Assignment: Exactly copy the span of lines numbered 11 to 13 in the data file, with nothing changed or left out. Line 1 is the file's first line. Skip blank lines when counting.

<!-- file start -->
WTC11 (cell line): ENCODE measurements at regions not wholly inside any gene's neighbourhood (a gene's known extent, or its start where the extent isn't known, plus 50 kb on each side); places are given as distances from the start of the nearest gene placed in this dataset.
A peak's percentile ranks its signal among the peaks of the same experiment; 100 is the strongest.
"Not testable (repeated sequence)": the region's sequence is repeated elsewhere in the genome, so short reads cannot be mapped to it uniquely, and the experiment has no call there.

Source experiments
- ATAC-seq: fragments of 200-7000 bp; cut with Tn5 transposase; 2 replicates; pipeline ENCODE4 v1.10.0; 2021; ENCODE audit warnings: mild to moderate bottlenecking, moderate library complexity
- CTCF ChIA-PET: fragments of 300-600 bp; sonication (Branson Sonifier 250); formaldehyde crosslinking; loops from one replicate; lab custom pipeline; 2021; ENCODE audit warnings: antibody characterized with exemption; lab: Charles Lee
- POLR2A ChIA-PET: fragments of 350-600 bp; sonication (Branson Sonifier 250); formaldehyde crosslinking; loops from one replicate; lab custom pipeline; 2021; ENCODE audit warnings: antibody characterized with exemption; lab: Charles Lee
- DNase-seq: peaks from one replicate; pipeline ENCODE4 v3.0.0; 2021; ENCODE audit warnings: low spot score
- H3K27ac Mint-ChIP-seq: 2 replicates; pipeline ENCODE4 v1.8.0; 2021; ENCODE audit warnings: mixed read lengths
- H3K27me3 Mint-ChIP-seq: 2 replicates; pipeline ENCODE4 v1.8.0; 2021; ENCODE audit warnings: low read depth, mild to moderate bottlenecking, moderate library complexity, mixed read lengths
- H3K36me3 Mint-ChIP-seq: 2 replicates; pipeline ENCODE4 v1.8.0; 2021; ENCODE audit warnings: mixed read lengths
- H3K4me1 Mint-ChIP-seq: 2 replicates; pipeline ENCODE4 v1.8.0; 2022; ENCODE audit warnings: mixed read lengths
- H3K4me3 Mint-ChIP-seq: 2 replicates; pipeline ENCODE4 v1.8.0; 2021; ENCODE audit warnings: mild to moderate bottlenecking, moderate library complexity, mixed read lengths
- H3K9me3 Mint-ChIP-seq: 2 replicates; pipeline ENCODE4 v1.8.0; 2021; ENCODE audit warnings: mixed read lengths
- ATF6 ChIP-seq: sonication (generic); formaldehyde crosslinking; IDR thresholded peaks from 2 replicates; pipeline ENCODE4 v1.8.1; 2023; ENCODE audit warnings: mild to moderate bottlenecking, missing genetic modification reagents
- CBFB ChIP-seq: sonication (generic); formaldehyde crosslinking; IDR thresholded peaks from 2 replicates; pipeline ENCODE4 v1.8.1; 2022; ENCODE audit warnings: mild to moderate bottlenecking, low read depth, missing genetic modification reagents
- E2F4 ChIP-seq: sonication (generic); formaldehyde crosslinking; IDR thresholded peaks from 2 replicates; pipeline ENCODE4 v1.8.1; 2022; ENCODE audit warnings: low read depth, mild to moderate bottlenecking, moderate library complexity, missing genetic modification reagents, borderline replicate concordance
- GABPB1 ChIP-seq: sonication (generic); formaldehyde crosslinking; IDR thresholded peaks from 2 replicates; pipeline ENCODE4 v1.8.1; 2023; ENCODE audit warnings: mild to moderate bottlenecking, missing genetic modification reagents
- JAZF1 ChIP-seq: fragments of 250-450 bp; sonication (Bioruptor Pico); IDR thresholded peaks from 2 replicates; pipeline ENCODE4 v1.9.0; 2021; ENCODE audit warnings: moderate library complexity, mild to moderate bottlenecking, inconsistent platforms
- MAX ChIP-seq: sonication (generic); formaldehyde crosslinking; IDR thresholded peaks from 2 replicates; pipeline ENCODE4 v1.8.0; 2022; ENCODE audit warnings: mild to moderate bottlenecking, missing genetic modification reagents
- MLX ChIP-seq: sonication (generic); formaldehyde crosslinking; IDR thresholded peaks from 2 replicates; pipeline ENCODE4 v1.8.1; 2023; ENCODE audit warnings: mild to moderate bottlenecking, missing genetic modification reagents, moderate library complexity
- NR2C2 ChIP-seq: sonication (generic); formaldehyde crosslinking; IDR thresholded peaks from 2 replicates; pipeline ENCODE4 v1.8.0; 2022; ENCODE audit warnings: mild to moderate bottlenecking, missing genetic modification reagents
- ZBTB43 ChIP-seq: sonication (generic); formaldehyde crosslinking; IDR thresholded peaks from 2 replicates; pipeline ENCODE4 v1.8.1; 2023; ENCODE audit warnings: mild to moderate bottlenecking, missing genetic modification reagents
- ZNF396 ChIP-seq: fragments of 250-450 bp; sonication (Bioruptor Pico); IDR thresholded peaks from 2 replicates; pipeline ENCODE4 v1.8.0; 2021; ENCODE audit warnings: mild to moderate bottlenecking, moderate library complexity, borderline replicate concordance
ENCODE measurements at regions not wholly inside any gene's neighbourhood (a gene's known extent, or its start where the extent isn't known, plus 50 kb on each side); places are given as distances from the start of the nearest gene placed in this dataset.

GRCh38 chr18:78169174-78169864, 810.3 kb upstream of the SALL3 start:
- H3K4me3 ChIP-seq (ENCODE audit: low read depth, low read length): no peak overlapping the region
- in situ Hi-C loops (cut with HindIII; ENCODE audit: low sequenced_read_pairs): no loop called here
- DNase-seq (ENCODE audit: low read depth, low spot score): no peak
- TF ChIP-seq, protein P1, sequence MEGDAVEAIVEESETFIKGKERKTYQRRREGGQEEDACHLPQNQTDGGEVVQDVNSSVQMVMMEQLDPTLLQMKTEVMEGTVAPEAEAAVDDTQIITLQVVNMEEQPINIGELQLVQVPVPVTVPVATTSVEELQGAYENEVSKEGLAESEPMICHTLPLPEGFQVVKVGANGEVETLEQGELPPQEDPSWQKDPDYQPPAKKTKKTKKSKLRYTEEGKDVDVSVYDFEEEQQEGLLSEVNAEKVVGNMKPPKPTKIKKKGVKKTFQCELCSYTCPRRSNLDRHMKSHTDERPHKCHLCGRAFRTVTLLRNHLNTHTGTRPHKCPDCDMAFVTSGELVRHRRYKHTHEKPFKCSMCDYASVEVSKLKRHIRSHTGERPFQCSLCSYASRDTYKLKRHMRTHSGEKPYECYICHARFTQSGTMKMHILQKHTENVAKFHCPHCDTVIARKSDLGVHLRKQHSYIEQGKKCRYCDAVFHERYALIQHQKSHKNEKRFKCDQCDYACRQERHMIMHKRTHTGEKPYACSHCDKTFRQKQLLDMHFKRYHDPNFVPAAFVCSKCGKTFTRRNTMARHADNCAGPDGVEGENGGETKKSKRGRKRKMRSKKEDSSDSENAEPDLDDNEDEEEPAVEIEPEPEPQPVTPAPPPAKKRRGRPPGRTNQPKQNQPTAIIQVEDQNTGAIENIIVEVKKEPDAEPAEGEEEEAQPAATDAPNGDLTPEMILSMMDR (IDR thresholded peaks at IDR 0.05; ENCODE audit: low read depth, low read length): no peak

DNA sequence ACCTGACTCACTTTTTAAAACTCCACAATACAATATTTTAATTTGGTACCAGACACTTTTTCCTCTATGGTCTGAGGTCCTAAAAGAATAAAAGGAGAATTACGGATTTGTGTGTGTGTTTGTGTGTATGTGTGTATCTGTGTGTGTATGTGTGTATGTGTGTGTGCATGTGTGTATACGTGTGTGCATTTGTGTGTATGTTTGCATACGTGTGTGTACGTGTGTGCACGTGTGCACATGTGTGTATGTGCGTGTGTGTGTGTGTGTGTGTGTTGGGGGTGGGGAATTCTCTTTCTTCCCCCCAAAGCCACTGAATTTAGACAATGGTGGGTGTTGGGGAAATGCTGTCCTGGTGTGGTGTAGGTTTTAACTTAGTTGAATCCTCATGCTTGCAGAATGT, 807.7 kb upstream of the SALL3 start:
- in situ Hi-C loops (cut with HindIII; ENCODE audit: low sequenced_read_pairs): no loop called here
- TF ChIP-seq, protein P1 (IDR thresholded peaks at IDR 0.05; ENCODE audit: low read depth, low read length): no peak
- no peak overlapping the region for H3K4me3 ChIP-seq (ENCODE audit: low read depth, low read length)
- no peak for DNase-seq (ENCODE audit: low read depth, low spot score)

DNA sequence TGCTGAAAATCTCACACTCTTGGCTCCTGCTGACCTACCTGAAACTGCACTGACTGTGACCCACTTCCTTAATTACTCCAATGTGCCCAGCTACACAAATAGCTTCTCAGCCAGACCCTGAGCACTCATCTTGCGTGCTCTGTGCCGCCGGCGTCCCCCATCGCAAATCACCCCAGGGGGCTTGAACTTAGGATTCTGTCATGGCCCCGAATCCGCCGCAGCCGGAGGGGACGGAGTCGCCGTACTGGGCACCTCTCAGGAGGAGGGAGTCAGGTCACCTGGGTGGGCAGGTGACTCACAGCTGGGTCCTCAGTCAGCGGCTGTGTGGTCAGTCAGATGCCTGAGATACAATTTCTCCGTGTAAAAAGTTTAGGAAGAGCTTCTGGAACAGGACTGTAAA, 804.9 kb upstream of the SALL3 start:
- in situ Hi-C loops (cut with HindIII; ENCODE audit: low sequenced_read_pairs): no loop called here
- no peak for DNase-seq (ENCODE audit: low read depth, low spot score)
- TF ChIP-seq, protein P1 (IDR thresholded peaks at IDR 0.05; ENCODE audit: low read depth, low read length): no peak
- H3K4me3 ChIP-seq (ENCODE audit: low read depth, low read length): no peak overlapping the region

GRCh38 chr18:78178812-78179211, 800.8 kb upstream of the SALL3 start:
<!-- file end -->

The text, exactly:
- H3K36me3 Mint-ChIP-seq: 2 replicates; pipeline ENCODE4 v1.8.0; 2021; ENCODE audit warnings: mixed read lengths
- H3K4me1 Mint-ChIP-seq: 2 replicates; pipeline ENCODE4 v1.8.0; 2022; ENCODE audit warnings: mixed read lengths
- H3K4me3 Mint-ChIP-seq: 2 replicates; pipeline ENCODE4 v1.8.0; 2021; ENCODE audit warnings: mild to moderate bottlenecking, moderate library complexity, mixed read lengths